Social Security FAQ’s

You can get an original Social Security card or a replacement card if yours is lost or stolen. There is no charge for a Social Security card. This service is free.
  • You can use a my Social Security account to request a replacement Social Security card online if you:
  • Are a U.S. citizen age 18 years or older with a U.S. mailing address;
  • Are not requesting a name change or any other change to your card; and
Have a driver's license or a state-issued identification card from one of the states listed. If you cannot apply for a card online, you will need to show the required documents. We need to see different documents depending on your citizenship and the type of card you are requesting. See Learn What Documents You Need to find out what documents you will have to show. Fill out and print an Application for a Social Security Card; and take or mail your application and documents to your local Social Security office.
You can get Social Security retirement benefits and work at the same time. However, if you are younger than full retirement age and make more than the yearly earnings limit, we will reduce your benefit. Starting with the month you reach full retirement age, we will not reduce your benefits no matter how much you earn.

We use the following earnings limits to reduce your benefits: If you are under full retirement age for the entire year, we deduct $1 from your benefit payments for every $2 you earn above the annual limit. For 2017 that limit is $16,920.

In the year you reach full retirement age, we deduct $1 in benefits for every $3 you earn above a different limit, but we only count earnings before the month you reach your full retirement age. If you will reach full retirement age in 2017, the limit on your earnings for the months before full retirement age is $44,880.

Starting with the month you reach full retirement age, you can get your benefits with no limit on your earnings.

What counts as earnings:

When we figure out how much to deduct from your benefits, we count only the wages you make from your job or your net earnings if you're self-employed. We include bonuses, commissions, and vacation pay. We don't count pensions, annuities, investment income, interest, veterans, or other government or military retirement benefits.

Your benefits may increase when you work:

As long as you continue to work, even if you are receiving benefits, you will continue to pay Social Security taxes on your earnings. However, we will check your record every year to see whether the additional earnings you had will increase your monthly benefit. If there is an increase, we will send you a letter telling you of your new benefit amount.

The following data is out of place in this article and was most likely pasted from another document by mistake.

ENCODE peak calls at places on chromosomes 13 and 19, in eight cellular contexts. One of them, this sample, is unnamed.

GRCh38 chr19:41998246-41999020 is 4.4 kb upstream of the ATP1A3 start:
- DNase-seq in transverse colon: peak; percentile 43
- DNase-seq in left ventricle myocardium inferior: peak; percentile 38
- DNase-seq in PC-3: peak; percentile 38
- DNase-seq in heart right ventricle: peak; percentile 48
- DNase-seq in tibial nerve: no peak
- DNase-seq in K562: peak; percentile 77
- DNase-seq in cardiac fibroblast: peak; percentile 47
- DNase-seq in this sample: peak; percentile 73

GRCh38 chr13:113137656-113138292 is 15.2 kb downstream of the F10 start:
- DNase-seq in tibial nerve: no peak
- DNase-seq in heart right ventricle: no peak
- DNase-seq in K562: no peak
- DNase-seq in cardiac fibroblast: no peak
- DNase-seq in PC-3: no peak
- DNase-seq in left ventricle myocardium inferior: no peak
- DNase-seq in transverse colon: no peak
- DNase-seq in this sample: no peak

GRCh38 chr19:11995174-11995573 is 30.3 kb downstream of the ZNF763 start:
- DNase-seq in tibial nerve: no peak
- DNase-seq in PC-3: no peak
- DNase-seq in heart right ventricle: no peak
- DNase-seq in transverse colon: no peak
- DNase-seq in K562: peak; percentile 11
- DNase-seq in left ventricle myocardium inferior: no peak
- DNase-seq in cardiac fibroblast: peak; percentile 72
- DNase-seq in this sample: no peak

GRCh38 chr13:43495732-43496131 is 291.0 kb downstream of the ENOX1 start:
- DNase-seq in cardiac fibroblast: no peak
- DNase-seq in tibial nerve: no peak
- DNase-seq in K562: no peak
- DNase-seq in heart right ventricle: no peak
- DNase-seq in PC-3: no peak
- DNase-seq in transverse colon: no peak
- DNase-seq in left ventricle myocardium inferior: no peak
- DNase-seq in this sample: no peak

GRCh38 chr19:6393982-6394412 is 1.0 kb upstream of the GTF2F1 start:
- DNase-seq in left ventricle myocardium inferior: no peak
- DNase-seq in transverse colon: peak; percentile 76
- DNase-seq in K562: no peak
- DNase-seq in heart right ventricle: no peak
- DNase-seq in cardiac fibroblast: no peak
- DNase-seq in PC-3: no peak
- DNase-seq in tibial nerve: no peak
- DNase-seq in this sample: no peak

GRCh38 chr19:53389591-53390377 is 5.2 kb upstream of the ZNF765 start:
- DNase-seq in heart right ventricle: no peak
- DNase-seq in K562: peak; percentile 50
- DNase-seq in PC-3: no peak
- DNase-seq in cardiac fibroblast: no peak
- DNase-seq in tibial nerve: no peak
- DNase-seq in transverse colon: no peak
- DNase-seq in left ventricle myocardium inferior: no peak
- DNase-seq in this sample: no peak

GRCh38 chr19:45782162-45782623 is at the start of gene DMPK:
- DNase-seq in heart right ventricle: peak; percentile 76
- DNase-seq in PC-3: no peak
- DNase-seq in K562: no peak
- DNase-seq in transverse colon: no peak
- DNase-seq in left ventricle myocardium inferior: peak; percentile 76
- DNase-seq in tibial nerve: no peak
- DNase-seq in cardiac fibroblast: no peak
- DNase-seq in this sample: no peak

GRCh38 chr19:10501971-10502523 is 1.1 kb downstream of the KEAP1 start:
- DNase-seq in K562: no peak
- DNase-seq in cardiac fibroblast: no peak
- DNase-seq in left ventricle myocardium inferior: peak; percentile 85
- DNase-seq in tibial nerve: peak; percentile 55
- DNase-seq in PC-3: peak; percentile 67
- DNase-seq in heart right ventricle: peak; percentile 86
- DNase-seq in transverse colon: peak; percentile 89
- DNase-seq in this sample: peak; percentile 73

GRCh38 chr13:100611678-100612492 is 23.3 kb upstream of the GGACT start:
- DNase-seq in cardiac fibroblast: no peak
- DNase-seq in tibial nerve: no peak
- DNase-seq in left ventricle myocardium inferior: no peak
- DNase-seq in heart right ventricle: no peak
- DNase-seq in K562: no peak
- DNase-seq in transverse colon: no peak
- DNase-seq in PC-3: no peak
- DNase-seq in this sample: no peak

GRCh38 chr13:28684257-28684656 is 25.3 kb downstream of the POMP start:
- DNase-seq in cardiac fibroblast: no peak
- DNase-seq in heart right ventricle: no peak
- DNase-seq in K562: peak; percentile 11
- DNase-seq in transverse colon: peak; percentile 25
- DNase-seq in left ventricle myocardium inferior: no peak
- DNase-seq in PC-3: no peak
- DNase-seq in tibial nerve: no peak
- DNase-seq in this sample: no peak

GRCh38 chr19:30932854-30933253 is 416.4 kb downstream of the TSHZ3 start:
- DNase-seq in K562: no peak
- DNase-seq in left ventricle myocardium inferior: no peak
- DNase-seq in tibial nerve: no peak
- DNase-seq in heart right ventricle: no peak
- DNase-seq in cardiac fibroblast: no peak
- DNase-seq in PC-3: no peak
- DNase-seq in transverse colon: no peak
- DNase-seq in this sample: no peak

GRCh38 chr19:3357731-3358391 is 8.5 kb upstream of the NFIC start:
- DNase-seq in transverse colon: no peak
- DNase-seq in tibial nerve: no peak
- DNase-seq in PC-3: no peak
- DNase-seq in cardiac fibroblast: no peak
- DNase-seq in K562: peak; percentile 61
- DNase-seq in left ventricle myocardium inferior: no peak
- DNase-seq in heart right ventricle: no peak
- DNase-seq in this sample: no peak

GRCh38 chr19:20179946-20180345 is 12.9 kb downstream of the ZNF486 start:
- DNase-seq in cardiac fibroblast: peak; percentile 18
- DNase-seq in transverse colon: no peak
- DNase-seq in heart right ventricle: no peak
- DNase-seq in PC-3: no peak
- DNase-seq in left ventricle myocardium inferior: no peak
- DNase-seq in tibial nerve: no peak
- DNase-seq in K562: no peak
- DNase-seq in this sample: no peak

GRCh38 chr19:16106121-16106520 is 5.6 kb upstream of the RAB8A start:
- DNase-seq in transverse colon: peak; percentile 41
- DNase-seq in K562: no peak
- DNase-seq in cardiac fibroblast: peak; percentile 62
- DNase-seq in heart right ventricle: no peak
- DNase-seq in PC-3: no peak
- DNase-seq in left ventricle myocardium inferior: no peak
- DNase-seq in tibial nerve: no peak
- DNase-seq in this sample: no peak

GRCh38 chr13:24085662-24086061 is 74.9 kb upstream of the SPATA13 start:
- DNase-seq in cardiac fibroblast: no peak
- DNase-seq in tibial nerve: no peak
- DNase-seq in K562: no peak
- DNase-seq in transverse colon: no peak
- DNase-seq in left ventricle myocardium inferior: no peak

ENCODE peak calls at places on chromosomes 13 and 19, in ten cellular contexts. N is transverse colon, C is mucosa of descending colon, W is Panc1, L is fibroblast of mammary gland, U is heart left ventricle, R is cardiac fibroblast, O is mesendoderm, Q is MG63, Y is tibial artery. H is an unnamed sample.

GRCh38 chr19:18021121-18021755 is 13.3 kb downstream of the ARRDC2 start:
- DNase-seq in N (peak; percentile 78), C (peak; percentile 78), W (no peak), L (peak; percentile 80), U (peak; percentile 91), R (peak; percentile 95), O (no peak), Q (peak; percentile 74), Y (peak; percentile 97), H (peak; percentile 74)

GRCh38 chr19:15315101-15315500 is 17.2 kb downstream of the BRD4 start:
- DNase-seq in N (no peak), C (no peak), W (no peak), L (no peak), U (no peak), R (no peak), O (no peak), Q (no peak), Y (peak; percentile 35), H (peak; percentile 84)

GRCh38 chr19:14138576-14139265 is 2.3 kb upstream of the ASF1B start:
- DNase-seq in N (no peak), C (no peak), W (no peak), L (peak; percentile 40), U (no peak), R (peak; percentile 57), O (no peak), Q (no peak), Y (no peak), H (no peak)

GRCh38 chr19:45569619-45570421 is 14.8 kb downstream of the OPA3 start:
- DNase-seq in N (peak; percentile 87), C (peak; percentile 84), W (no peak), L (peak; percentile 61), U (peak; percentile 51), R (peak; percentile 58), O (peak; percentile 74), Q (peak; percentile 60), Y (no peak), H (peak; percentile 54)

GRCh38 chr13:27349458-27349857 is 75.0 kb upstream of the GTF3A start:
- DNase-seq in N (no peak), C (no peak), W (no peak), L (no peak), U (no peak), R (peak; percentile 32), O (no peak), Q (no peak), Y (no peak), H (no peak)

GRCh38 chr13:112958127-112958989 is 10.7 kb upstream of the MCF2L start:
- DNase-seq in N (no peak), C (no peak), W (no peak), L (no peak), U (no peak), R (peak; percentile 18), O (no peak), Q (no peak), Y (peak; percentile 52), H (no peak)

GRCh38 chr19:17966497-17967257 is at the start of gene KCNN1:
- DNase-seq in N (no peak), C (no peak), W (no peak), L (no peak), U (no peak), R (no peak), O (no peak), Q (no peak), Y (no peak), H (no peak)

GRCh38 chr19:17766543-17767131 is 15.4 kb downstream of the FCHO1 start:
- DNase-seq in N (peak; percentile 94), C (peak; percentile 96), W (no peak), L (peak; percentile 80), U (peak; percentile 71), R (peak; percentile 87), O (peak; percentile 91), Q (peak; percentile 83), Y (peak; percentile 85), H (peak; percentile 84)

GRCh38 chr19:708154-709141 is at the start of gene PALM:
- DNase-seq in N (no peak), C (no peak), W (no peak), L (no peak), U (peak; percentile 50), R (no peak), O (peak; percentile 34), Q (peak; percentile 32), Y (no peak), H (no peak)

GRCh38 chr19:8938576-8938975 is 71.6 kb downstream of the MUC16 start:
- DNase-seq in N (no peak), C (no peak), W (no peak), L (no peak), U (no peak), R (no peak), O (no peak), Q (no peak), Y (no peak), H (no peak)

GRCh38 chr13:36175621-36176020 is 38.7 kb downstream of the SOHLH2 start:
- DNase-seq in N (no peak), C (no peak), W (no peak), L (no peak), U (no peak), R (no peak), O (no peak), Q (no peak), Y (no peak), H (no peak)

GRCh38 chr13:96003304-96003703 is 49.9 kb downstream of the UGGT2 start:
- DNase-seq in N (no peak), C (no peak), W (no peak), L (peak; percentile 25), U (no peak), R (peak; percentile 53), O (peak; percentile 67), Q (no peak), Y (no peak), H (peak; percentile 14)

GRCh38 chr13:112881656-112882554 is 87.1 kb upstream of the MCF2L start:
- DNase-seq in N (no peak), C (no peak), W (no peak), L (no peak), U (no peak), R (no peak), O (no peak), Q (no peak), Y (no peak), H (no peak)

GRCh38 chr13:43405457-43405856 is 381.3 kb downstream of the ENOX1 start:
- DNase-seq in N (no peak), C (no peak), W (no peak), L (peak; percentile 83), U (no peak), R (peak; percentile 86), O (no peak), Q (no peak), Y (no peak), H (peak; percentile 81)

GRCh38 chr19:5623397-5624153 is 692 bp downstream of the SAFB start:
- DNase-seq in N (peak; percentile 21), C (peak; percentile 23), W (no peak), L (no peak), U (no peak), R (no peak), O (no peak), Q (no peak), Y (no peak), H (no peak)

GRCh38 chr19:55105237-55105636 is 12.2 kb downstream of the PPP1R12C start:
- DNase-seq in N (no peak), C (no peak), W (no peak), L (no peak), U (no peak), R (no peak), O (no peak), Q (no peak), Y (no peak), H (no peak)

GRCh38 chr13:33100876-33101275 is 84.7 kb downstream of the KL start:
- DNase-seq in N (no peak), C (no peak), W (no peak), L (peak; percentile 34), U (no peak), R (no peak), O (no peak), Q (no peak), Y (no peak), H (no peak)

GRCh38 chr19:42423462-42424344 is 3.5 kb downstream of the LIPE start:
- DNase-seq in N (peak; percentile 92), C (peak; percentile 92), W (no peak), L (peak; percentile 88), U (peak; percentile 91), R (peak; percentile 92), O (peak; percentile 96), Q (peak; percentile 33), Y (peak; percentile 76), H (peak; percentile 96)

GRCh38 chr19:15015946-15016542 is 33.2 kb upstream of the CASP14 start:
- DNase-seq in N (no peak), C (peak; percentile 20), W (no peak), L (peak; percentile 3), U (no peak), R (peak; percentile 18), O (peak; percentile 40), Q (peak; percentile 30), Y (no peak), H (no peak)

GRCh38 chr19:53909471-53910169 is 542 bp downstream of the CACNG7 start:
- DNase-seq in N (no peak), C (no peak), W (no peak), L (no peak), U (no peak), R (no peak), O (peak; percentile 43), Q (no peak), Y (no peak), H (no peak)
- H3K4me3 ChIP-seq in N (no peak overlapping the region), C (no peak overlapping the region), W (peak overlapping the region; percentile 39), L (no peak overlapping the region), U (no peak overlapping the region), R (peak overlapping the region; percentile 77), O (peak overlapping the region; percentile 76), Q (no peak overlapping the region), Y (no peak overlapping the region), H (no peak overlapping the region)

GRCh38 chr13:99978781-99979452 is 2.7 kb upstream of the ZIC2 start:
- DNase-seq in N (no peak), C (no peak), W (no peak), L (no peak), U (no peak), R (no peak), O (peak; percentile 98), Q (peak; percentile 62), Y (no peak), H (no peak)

When you’re ready to apply for retirement benefits, use our online retirement application, the quickest, easiest, and most convenient way to apply.

If you legally change your name because of marriage, divorce, court order or any other reason, you must tell Social Security so you can get a corrected card. You cannot apply for a card online. There is no charge for a Social Security card. This service is free.
To get a corrected Social Security card, you will need to:
Show the required documents. You will need proof of your identity. Sometimes you also may need to prove your current U.S. citizenship or lawful noncitizen status. Learn What Documents You Need for more information.
You should apply for retirement benefits three months before you want your payments to start. The easiest and most convenient way to apply for retirement benefits is by using our online application.
Choosing when to start receiving your Social Security retirement benefits is an important decision that affects your monthly benefit amount for the rest of your life.
Your monthly retirement benefit will be higher if you delay claiming it
You can start receiving your retirement benefit as early as age 62, or as late as age 70. If you claim it early (before your full retirement age), your monthly amount will be reduced. On the other hand, if you delay claiming your benefit, your monthly amount will be increased for each month of delay. These adjustments are permanent for the rest of your life.
The increases from delaying your benefit can be large. For example, a worker with a $1,000 benefit at her full retirement age of 66 would receive $750 a month if she starts her benefit at age 62, or $1,320 a month if she delays until age 70. Married couples have two lives to plan for. If you are the higher earner, delaying starting your retirement benefit means higher monthly benefits for the rest of your life and higher survivor protection for your spouse, if you die first.
Yes, regardless of the sex of you or your partner, we can place both parents’ names on your child’s Social Security number record. You will need to provide proof that you are the legal parents of the child. The following documents will provide proof that you and your partner are the child’s legal parents:

  • Original or amended birth certificate;
  • The final adoption decree; or
  • Court determination of paternity (also referred to as a court order of parentage).